City Planning Director Nic Hutchison said obtaining commercial property isn’t the city’s strict goal. Under its annexation policy — seen at paducahky.gov/annexation-policy — residential, vacant or underdeveloped properties can consensually annex. Those that do are privy to property tax rebates, sanitation services and lump-sum closing costs.
“In those situations, there isn’t a change in revenue for the county when the property is annexed,” Hutchison said. “It’s when the property is developed the county loses that 1% payroll tax, but they’d still continue to maintain the property tax.”
In March 2021, the city outlined consensual annexations as one of 12 priorities, with six annually as an “arbitrary goal.”
“That (number) was a benchmark, because we were focused on performance metrics and consensual annexations. It wasn’t like there was a firm number we had to get,” Hutchison said. “We don’t have a projection on revenue; it’s hard to say, because every property differs.”
Although the city isn’t seeking non-consensual annexations in its current policy, “a handful” of city-owned properties unincorporated into the city are subject to annexation.
Hutchison said a primary goal is morphing Paducah’s territory into a less jagged map — the city’s western boundary resembles an incomplete jigsaw puzzle with isolated stretches of land. Population growth also qualifies the city for additional grants.
“It’s mainly cleaning up that boundary and making it contiguous,” he said. “The other side of it is looking at existing services and making sure we can maintain those in a reasonable fashion. If it checks all of those boxes, we can proceed with the annexation process.”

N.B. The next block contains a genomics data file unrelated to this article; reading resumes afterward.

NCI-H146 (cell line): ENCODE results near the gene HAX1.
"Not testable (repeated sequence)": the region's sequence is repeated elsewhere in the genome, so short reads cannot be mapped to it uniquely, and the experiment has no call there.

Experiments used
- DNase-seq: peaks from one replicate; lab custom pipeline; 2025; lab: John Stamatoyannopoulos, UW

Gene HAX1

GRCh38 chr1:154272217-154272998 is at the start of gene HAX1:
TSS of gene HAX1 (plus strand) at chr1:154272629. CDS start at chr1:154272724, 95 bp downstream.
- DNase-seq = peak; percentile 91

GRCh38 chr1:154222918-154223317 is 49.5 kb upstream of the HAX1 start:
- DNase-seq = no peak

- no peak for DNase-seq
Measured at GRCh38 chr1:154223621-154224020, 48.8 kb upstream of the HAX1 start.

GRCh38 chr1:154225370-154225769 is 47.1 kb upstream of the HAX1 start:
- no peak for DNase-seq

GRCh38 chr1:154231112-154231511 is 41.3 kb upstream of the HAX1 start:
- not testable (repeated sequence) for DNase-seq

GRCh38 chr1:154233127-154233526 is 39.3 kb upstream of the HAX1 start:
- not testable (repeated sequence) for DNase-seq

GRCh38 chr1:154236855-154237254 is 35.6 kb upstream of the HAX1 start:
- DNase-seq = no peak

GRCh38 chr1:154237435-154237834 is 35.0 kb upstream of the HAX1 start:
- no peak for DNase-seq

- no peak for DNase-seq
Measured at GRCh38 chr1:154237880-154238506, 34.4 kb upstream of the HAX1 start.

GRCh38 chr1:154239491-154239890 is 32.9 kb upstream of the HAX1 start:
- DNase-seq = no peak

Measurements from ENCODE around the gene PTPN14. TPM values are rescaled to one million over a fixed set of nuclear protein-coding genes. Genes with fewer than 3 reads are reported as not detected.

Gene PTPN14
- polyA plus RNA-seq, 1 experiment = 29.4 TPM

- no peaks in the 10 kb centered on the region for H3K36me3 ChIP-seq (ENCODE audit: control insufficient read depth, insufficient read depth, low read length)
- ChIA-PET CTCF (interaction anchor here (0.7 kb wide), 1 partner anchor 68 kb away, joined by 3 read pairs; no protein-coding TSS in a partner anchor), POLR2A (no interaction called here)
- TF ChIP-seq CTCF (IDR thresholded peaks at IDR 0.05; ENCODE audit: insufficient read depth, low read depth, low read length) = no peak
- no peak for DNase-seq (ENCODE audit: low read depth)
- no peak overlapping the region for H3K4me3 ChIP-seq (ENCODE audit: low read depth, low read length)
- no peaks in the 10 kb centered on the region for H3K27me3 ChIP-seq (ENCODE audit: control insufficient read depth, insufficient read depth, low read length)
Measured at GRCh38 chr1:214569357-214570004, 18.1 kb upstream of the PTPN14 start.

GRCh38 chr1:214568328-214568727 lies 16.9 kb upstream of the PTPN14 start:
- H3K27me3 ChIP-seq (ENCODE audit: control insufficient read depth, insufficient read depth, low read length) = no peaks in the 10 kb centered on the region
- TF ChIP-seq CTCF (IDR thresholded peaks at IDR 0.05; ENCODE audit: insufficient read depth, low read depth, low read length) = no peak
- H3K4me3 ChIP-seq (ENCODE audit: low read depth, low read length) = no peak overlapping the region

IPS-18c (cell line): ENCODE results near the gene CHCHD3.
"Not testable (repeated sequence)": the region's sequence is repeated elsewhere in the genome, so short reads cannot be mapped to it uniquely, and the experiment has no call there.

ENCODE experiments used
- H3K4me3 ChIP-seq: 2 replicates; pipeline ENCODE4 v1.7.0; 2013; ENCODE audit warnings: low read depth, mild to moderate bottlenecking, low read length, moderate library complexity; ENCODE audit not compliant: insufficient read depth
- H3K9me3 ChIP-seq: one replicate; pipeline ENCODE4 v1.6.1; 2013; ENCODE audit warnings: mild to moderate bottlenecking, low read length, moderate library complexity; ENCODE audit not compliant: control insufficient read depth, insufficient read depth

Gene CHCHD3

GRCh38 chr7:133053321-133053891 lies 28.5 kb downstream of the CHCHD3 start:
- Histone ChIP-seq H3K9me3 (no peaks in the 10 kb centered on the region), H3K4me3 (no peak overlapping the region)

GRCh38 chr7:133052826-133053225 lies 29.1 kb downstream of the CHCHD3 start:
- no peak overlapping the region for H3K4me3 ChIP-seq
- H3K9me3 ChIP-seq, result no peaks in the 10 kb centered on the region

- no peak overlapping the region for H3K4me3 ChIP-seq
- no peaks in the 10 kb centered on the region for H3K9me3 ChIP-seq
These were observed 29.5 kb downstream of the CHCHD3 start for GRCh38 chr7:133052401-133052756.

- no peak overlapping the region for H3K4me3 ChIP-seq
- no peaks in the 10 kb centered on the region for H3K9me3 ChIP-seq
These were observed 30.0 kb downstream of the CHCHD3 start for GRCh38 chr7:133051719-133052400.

In the past, county residents have raised umbrage: During an April 4 planning commission meeting, a crowd attended to confront members on rezoning 4.6 acres at 185 Lion’s Den Lane to a commercial district. The rezoning passed — albeit with banned liquor sales and electronic signage at attendees’ behest.
“When a property is annexed, it doesn’t change ownership,” Hutchison said to residential concerns. “It remains private property. Of course, the only thing is they start to receive (city) municipal services.
“The city of Paducah believes annexations are not to be an adversarial process, and we view it as a learning opportunity for the community to get involved and learn more about the process. Our approach has been consensual annexations. At the end of the day, it’s a private property owner making the decision who sees the value of obtaining (city) services.”
City annexation is a common practice, but the resulting contention isn’t new or unique to McCracken. The city of Mayfield’s 2016 decision to annex a portion of Graves County school property provoked lawsuits and protests.
In 2008, a Lone Oak Road corridor annexation rankled county officials. With only commercial properties annexed, McCracken was left with less revenue and still held liable for fire and law services to nearby residents.
In 2017, an annexation on 174 acres in the Schneidman Road area — by corridor-annexing thousands of narrow feet on a Paducah & Louisville Railway-owned right-of-way — resulted in a county lawsuit, which a judge dismissed, recognizing the city’s legal precedent.